By Susan Chandler, CHR Trainer
On the Colorado Horse Rescue’s property there lives a beautiful horse with a very special tale. If you have been following our training blogs thus far (or even just happen to know me – hi, I’m Susan, Equine Trainer at CHR!) then you already know her name: Riddle . Over the past couple of months I have been on a long and rewarding journey with this little mare, one that I truly believe to have been life changing for the both of us. The main goal in her training may have been to help her learn how to trust and build connections with humans, yet along the way she had also become the teacher. From her, I encountered various lessons on what it meant to have true patience, empathy, and immense gratitude for each and every step we took forward.
Thus far, Riddle had progressed from an anxious horse that held very little confidence in others to a trusting riding partner who happily took direction without fear of consequences. Even though she knew the basics of riding when she came to CHR, she still had much to learn. Last we discussed Riddle, she was learning the beginnings of developing self balance. The first steps we took towards completing this objective were to form a soft feel, teaching her to be responsive in her face and to not actively pull back on the reins. This helped her become more sensitive to guidance which would eventually become important when it came time to ask for different riding exercises later in her training. In the next step, it was crucial to develop her awareness of the seat and legs of her rider.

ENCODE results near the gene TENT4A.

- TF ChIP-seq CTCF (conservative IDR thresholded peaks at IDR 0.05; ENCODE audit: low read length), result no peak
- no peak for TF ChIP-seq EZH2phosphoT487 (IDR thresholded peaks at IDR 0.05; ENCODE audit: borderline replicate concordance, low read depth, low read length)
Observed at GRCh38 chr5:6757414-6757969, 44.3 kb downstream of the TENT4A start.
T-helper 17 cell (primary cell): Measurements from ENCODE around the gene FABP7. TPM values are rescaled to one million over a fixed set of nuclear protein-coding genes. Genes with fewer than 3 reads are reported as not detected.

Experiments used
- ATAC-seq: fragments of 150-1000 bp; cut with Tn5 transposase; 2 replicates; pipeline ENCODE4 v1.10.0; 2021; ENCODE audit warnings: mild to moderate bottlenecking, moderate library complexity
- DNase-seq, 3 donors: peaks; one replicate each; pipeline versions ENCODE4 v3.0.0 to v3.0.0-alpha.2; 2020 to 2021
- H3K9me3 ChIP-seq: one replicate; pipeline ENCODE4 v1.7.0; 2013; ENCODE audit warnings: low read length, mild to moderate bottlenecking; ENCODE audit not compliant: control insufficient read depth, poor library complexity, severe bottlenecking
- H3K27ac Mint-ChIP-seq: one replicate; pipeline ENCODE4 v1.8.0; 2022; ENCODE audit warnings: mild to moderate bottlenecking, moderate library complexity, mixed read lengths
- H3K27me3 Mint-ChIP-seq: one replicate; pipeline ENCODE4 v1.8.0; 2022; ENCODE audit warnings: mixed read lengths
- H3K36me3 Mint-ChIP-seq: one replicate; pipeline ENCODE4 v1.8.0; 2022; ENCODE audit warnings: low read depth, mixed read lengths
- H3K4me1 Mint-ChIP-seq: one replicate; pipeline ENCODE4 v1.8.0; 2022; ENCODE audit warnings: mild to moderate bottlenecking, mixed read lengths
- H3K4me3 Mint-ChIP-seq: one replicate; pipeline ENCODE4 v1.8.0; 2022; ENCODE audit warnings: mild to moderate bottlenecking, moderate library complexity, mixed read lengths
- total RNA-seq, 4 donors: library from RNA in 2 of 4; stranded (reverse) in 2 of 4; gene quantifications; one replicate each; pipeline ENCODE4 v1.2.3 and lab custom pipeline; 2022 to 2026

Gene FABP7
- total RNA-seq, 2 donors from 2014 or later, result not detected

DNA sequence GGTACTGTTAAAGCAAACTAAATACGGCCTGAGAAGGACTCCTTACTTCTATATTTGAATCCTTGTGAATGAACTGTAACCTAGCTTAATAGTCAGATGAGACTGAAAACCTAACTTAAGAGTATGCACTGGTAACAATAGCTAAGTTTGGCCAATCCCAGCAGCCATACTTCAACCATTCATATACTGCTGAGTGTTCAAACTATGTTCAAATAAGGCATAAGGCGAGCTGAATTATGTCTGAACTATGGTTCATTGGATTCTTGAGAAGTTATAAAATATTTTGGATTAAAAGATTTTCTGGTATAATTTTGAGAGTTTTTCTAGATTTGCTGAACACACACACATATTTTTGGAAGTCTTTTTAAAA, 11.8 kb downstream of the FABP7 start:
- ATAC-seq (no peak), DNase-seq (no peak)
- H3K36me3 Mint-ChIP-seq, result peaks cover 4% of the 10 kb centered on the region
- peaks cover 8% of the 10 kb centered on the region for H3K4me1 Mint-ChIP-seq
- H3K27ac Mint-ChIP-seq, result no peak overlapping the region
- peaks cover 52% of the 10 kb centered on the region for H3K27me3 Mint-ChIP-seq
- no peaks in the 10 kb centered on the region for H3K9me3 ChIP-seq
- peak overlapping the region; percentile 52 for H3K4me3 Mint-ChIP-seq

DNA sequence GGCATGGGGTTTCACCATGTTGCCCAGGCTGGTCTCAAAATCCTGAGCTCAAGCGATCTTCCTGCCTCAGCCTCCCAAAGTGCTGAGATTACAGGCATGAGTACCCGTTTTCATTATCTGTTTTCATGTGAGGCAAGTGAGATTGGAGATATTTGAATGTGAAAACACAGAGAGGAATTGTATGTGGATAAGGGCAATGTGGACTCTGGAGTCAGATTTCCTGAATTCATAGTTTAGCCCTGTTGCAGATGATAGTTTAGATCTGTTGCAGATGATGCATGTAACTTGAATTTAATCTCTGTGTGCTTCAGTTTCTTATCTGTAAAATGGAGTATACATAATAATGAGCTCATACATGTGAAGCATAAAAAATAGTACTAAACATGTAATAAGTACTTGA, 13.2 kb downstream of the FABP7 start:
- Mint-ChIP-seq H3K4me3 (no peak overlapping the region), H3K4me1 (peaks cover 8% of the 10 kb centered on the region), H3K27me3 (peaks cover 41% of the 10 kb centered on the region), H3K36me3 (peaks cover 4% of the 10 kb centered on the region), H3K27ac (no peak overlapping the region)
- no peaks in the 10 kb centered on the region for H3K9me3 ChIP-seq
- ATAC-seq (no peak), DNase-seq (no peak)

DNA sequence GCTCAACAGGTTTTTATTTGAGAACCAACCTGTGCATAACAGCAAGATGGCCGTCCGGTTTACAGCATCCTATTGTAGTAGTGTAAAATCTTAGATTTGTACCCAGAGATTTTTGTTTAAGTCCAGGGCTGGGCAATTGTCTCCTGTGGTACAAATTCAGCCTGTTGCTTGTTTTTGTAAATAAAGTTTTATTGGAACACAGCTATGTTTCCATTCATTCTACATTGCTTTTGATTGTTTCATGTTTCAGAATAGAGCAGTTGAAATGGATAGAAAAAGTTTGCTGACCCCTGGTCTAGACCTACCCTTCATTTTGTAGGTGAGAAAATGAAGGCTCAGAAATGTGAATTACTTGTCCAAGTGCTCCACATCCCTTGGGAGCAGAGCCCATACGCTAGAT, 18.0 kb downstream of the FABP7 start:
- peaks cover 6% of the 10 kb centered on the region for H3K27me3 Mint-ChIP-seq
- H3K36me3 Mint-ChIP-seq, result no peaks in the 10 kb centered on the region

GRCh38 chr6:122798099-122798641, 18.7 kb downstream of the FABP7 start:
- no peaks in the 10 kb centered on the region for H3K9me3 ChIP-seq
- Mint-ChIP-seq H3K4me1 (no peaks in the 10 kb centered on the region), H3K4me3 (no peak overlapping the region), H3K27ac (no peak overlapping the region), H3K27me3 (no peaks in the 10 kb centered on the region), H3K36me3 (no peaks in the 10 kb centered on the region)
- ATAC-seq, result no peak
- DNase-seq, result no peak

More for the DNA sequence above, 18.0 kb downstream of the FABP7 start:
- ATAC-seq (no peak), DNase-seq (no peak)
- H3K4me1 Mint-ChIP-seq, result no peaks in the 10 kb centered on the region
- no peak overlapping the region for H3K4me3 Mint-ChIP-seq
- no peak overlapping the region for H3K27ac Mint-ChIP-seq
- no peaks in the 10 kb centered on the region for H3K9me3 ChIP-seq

Initially, it was clear that Riddle was highly insensitive to her riders’ leg cues. She struggled transitioning into the faster gaits, especially into a canter. As we will discuss, this could have been for a number of reasons, one being a fear of moving forward – whether from inappropriate riding or consequences in her past. She also had a habit of dropping her shoulders improperly while turning corners, which would have matured into tripping or even falling at higher speeds if we had not dealt with this properly in her early stages of training.
Like nearly everything with horses, the fair release of pressure was the key! Just as we learned how to help a horse with a hard mouth, one reason that horses become dull to a rider’s leg is the overuse of leg pressure. Without a release of pressure, even when the horse performed as desired, she would typically become used to it (or “dull”) and no longer react appropriately.
Riddle is shown here with her volunteer rider as she becomes more comfortable with pressure from people other than Susan!
Whether it was fear, or simply an uninformed rider that had led to Riddle’s unresponsiveness, I was able to aid her by using a simple method. When I wished for Riddle to move out more, I would always start out by asking with the least amount of pressure first: my seat. This was done by allowing my hips to sway even more than her gait would have naturally allowed. If there was no response from this, then I would move down the leg and add pressure with my thighs next. Again, this process would continue, applying more and more pressure down the leg if she continued to ignore me. As soon as I recognized any response from her in the correct direction, I would immediately remove all pressure as a reward. I was also able to use this method to guide her in lifting her shoulders when asked, by applying individual leg pressure and releasing when she moved in the opposite direction. The better that Riddle understood there was a release available to her, the quicker she would seek it out. With this exercise, I was able to help Riddle become enthusiastic about moving forward and diminish her fear of punishment.
Riddle has come a long way and she is only getting started in her journey! She is continually learning more and more about how to trust. With her personality blooming into a wonderful partner, she is quickly drawing loving eyes. Stay tuned as her story continues to unfold!